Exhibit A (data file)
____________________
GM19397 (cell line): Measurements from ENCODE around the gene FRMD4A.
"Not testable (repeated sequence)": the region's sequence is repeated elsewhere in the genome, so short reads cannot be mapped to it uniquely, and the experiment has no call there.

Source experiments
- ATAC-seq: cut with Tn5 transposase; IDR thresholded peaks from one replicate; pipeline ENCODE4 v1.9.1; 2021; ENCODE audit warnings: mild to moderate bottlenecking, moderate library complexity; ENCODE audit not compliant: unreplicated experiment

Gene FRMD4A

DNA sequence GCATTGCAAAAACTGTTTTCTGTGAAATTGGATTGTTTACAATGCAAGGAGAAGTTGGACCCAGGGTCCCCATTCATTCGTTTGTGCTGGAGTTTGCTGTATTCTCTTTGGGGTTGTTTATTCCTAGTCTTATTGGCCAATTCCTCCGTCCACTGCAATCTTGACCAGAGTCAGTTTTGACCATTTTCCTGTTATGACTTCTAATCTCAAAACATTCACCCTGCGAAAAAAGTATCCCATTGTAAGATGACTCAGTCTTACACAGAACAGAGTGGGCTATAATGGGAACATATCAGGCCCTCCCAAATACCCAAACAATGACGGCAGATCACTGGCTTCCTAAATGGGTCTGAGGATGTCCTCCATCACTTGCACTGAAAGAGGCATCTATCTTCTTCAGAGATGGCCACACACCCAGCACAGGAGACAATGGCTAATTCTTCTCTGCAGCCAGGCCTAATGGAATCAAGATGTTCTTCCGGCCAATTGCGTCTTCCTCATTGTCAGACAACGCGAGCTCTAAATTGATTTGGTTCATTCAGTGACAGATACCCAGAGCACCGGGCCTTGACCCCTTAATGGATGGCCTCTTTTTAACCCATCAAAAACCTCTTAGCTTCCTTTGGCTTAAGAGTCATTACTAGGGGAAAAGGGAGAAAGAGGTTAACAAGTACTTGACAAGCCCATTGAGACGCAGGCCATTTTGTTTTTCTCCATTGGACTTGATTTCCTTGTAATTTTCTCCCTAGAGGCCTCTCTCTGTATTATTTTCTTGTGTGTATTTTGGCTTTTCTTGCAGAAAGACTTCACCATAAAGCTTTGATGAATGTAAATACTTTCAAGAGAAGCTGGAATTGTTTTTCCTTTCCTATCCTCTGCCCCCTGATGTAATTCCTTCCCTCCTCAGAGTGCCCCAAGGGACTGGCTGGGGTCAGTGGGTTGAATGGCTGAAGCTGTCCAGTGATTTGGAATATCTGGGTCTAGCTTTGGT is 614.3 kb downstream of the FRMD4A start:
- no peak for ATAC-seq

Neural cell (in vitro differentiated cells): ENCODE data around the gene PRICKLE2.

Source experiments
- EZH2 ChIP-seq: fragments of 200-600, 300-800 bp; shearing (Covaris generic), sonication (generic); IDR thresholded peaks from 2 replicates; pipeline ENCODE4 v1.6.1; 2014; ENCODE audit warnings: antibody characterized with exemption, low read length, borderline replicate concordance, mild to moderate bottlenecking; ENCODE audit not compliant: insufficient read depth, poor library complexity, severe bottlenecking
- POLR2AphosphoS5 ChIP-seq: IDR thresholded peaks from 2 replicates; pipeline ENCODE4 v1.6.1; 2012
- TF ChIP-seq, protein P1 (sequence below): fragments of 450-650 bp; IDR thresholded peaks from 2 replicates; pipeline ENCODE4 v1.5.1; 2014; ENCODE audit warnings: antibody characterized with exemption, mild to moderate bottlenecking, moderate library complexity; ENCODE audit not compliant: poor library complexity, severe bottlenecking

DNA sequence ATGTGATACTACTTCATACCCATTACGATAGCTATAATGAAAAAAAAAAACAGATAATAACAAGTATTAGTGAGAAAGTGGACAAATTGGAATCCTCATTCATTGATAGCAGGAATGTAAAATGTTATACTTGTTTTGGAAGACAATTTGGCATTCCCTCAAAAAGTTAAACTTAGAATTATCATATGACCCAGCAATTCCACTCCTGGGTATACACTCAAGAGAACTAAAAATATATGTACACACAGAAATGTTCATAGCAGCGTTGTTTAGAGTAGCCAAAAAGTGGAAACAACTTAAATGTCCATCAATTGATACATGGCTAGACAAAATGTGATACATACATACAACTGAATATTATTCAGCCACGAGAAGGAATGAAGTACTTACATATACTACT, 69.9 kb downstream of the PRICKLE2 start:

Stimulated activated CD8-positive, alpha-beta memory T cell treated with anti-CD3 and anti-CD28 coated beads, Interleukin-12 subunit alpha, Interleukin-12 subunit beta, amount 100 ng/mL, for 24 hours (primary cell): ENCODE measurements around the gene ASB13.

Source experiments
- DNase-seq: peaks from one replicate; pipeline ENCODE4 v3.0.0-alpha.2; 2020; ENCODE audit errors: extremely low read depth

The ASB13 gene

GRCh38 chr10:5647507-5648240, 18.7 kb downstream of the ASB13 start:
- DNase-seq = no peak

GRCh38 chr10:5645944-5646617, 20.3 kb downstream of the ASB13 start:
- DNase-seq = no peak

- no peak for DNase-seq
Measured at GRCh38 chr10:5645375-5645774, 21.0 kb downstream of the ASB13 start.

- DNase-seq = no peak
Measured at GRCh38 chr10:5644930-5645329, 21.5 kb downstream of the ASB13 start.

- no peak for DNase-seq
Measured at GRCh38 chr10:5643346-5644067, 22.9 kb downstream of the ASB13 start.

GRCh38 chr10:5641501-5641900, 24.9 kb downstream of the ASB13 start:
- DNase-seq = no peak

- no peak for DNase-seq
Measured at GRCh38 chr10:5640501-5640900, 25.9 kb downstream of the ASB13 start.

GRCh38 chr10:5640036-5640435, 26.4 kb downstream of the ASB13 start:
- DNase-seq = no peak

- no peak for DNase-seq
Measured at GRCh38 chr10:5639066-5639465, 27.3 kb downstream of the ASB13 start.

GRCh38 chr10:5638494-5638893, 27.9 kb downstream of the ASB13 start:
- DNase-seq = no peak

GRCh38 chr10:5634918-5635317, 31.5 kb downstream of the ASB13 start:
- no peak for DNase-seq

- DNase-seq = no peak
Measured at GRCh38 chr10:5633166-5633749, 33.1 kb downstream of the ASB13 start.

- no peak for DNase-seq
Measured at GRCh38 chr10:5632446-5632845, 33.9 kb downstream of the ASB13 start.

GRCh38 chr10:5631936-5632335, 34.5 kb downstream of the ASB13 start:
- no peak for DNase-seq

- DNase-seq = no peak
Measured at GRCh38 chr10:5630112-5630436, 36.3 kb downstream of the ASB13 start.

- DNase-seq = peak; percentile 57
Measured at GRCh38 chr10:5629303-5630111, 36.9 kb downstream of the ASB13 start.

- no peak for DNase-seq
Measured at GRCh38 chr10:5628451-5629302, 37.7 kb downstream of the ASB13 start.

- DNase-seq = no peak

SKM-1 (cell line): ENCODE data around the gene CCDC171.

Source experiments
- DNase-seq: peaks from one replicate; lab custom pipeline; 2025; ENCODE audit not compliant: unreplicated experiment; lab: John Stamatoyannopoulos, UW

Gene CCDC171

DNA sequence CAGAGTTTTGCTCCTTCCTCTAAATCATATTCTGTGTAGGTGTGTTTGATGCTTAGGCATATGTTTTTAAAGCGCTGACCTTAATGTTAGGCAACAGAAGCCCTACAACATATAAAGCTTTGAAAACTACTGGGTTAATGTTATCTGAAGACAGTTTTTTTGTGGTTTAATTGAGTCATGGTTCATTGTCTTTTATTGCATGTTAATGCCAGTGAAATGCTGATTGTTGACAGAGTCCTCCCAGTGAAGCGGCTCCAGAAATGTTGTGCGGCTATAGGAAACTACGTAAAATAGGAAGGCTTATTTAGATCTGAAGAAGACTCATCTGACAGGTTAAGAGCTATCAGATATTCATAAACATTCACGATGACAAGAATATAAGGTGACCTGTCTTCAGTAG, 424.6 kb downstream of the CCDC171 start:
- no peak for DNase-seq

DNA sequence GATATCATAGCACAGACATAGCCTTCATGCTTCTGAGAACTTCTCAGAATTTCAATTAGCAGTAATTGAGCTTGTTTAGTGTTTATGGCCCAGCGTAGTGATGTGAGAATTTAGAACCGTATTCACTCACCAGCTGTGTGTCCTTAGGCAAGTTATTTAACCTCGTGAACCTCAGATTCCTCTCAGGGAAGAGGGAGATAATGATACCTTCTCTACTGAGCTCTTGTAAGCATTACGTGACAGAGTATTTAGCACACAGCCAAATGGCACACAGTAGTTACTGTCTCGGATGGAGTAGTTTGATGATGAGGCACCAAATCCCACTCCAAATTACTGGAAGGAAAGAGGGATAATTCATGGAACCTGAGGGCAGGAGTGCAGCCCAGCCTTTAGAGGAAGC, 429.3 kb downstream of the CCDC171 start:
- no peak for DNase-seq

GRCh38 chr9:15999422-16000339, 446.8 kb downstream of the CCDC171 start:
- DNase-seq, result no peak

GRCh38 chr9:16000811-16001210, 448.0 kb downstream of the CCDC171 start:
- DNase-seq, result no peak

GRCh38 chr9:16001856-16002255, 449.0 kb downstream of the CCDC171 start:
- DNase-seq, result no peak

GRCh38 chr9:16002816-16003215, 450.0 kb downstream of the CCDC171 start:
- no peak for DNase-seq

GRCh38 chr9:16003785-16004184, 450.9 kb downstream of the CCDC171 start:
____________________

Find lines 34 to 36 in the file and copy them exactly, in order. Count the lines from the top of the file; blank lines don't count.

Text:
- no peak for DNase-seq
Measured at GRCh38 chr10:5639066-5639465, 27.3 kb downstream of the ASB13 start.

GRCh38 chr10:5638494-5638893, 27.9 kb downstream of the ASB13 start: